Details of learning activities and teaching methods

CategoryHours of study timeDescription
Scheduled learning and teaching activities2211 x 2-hour seminars
Attendance at departmental research seminars64 x 1.5 hour seminars
Independent study272Students prepare for the session through reading and research

Formative assessment

Form of assessmentSize of the assessment (eg length / duration)ILOs assessedFeedback method
Draft research proposal1000 words1-11Written and oral feedback

Summative assessment (% of credit)

CourseworkWritten examsPractical exams

Details of summative assessment

Form of assessment% of creditSize of the assessment (eg length / duration)ILOs assessedFeedback method
Research proposal332000 words1-11Written and oral feedback
Essay674000 words1-11Written and oral feedback

Details of re-assessment (where required by referral or deferral)

Original form of assessmentForm of re-assessmentILOs re-assessedTimescale for re-assessment
Research proposal2000-word proposal1-11Referral/deferral period.
Essay4000-word essay1-11Referral/deferral period.

Re-assessment notes

Deferral – if you miss an assessment for certificated reasons judged acceptable by the Mitigation Committee, you will normally be either deferred in the assessment or an extension may be granted. The mark given for a re-assessment taken as a result of deferral will not be capped and will be treated as it would be if it were your first attempt at the assessment.

Referral – if you have failed the module overall (i.e. a final overall module mark of less than 40%) you will be required to submit a further assessment as necessary. If you are successful on referral, your overall module mark will be capped at 40%.

Indicative learning resources - Basic reading

  • Barber, Sarah and Corinna Peniston-Bird (eds.), History beyond the Text: A Student’s Guide to Approaching Alternative Sources (2008)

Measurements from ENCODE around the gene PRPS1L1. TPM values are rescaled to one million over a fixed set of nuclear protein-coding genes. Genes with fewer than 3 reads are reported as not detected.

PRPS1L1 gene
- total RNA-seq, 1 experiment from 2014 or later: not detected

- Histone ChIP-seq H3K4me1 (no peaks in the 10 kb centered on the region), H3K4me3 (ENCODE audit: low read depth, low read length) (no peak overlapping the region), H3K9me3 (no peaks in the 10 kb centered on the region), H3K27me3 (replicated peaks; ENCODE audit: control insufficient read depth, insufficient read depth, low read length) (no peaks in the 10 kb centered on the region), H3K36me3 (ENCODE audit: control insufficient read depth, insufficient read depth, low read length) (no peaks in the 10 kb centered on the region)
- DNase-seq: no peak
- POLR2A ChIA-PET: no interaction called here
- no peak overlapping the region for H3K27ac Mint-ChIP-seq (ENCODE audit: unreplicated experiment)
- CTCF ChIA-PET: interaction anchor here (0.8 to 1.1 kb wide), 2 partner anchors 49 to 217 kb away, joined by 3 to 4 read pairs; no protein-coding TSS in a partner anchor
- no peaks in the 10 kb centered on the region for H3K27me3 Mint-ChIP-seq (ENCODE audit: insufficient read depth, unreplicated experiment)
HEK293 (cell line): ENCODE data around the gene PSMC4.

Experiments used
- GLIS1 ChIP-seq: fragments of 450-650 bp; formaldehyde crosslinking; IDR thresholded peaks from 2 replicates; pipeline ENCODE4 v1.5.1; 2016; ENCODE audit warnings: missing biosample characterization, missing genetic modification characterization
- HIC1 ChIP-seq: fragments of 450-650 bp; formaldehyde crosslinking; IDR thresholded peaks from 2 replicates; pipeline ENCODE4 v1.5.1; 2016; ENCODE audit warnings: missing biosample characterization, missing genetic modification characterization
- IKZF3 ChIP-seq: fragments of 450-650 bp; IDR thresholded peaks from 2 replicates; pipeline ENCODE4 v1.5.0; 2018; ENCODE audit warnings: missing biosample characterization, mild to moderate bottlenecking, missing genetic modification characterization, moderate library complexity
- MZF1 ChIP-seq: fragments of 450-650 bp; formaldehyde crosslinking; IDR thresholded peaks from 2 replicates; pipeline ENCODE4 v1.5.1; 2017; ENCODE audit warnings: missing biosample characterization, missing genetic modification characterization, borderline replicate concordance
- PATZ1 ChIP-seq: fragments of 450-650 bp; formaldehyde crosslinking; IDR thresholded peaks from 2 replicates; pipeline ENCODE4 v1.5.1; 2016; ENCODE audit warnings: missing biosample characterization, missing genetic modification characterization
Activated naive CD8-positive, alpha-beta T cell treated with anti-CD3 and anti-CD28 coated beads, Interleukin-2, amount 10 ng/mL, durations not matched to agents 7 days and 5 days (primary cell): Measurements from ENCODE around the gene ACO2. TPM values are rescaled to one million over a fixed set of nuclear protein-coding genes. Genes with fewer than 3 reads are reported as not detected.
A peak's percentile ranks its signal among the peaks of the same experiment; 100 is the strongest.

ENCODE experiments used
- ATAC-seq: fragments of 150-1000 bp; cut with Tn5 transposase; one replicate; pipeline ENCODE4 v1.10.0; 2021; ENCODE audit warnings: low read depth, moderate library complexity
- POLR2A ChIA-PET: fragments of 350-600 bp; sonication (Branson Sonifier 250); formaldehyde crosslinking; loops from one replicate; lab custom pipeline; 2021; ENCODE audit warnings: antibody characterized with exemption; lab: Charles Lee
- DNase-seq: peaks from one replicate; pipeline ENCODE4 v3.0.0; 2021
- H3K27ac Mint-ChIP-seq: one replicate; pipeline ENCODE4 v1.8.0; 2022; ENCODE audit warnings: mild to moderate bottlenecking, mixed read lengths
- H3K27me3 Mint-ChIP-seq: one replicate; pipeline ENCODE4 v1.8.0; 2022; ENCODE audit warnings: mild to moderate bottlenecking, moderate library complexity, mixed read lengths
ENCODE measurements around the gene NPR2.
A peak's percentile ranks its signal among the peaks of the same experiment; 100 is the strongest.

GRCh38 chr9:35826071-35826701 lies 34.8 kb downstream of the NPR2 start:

• Berger, Stefan, Heiko Feldner, and Kevin Passmore, Writing History: Theory and Practice (2003)
  • Black, Jeremy, Clio’s Battles: Historiography in Practice (2015)
  • Blouin, Francis and William Rosenberg, Processing the Past: Contesting Authority in History and the Archives (2011)
  • Blouin, Francis and William Rosenberg (eds.), Archives, Documentation and Institutions of social Memory (2007)
  • Boyd, Kelley (ed.), Encyclopaedia of Historians and Historical Writing (2 vols., 1996)
  • Budd, Adam (ed.), The Modern Historiography Reader (2008)
  • Burke, Peter (ed.), New Perspectives on Historical Writing (2000)
  • Burke, Peter, Eyewitnessing: The Uses of Images as Historical Evidence (2001)
  • Clark, E. A., History,Theory, Text: Historians and the Linguistic Turn (2004)
  • Dobson, Miriam and Benjamin Zeimann (eds.), Reading Primary Sources: The Interpretation of Texts from Nineteenth and Twentieth-Century History (2009)
  • Fay, Brian et. al. (eds.), History and Theory: Contemporary Readings (1998)
  • Fulbrook, Mary, Historical Theory: Ways of Imagining the Past (2002)
  • Gunn, Simon, History and Cultural Theory (2006)
  • Green, Anna, Cultural History (2007)
  • Harvey, Karen (ed.), History and Material Culture: A Student’s Guide to Approaching Alternative Sources (2009)
  • Jordanova, Ludmilla, The Look of the Past: Visual and Material Evidence in Historical Practice (2012)
  • Kramer, Lloyd and Sarah Maza (eds.), A Companion to Western Historical Thought (2006)
  • Wickham, Chris (ed.), Marxist History-writing for the Twenty-first century (2007)
  • Scott, Joan, Gender and the Politics of History (Second edition, 2000)
  • Thompson, Paul, The Voice of the Past: Oral History (Third edition, 2000)

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Key words search

Historiography, historical skills, sources, methodology